• The Philosophy and Physics of Noether’s Theorems, 5-6 October 2018, Fischer Hall, 1-4 Suffolk Street, London, UK. Organized by Bryan W. Roberts (LSE) and Nicholas Teh (Notre Dame).

]]>Thanks.

While I really do like this exploration of the analogy between stochastic and quantum, I do think that the randomness in the stochastic case is a much different beast. Measurements are very different in the two cases. Obviously in both cases measuring changes future evolution. The difference crops up in that even unconditioned measurements change final distributions in quantum mechanics. In stochastic mechanics we can imagine that we “peek” at every time step, without changing anything. In that sense, considering every step random gives no observable differences. This is just not possible in quantum mechanics.

(You’re well aware of all this of course, but it’s something that regularly gets swept under the rug, and I think is worth pointing out when making analogies of this sort.)

]]>Yeah—my point was that in both quantum mechanics and stochastic mechanics, the state of the system at time is a deterministic function of the state at time zero, but this state describes the *probability distribution* of results you get when you measure any observable. So if you say time evolution is random in a so-called ‘random walk’, maybe you should say the same for time evolution in quantum mechanics too. But if you don’t, you shouldn’t. Anyway, my first sentence here is what I meant to say, so let me fix my blog post so it says that!

I side with Garrett on this one. To get the 10% value, we need to assume that there are a finite number of jewels in the box. In this case 10 gives the Markov inequality based on counting statistics.

But say we had no knowledge of the number of jewels in the box. According to our ignorance of that number, we have to assume a uniform distribution which can range anywhere from 0 to a very large number. The mean of a uniform is simply 1/2 of that very large number. That would certainly be larger than 10, correct?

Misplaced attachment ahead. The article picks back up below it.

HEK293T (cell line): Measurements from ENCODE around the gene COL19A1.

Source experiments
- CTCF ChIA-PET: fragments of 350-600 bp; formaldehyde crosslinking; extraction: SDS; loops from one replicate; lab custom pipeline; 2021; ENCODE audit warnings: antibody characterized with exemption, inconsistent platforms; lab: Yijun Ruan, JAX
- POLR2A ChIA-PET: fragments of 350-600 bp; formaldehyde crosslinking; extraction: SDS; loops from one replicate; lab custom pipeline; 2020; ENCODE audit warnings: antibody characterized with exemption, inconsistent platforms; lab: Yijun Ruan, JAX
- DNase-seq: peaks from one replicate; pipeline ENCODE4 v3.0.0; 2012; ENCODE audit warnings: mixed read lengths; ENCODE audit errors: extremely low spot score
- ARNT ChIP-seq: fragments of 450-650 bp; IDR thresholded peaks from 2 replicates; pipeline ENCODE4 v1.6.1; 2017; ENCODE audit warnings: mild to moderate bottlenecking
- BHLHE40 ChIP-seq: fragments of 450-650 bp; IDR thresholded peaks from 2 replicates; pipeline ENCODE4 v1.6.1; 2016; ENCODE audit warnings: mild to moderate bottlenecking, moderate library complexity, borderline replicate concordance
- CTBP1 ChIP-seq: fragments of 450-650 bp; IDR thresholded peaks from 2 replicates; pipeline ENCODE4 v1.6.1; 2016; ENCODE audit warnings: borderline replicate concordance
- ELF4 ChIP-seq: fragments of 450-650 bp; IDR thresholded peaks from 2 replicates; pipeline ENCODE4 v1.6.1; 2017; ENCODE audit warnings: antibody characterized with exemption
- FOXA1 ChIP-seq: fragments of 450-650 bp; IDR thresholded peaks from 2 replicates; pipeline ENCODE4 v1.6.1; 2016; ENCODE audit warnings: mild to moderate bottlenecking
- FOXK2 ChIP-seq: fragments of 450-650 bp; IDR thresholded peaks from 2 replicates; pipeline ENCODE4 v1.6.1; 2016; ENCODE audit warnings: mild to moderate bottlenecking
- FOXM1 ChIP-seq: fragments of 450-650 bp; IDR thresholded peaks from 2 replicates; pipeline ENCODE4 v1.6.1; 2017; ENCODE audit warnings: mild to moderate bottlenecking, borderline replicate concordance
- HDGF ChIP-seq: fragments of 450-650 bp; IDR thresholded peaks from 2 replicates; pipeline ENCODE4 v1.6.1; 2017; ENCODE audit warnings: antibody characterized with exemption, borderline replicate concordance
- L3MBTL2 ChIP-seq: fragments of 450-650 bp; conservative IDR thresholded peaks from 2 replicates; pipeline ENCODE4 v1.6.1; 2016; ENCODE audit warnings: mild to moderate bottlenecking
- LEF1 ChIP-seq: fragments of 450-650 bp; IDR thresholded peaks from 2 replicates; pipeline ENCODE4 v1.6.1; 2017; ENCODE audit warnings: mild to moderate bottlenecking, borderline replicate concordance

Based on that, I would assume the value is closer to Garrett’s 0.000045 number than 0.1.

Thanks for a word problem that makes one think.

]]>Sorry. Of course I meant expectations are constant. Was in a rush.

My calculations are certainly based, in part, on Brendan’s original. I simply took his ideas and reformulated them using discrete calculus.

]]>Eric wrote:

I vaguely that if the expectation of and is zero, then it means itself must be constant on all connected components.

If the expectation of is zero, then has to be *zero* wherever the probability distribution is supported.

Maybe you meant something like this:

**Theorem.** Given a Markov process on a finite set of states , and has the property that the expectation values of and don’t change with time regardless of the initial conditions, then is constant on each connected component of the ‘transition graph’ of that Markov process.

This is part of our Theorem 1. We prove it for continuous-time Markov processes, but the result is also true for discrete-time ones (also known as ‘Markov chains’).

Morally speaking the situation is the same when the state space is an infinite measure space, but technically speaking it’s a lot more subtle.

Btw, I’ll mention to readers who care about priority that your calculations are based to some extent on Brendan’s original calculations which went into the proof of Theorem 1. I’ve already had trouble publishing one paper because I talked about it on this blog a bunch and a referee somehow concluded that meant the paper contained nothing new!

]]>Network Theory and Discrete Calculus – Noether’s Theorem

I vaguely remember that if the expectation of and is zero, then it means itself must be constant on all connected components.

In other words, if , it means itself is constant.

This seems significantly less interesting the the quantum version. The stuff I looked at was discrete in time as well, so maybe things are more interesting in continuous time (?).

]]>Since this paper is an offshoot of the network theory project, we’re mainly thinking about Markov processes coming from chemical reaction networks, where a state consists of a collection of molecules, and we have conserved quantities like ‘the number of nitrogen atoms’.

But thanks to you, I’m now trying to imagine geometrical examples. The only really nice ones that leap to mind come from foliations of Riemannian manifolds, where we require that a particle stay on a given leaf while doing its random walk.

]]>Argh. Mestupid should have checked the converse first: A bounded harmonic function does not necessarily commute with the Brownian motion semigroup! Luckily. If it does, it must be locally constant.

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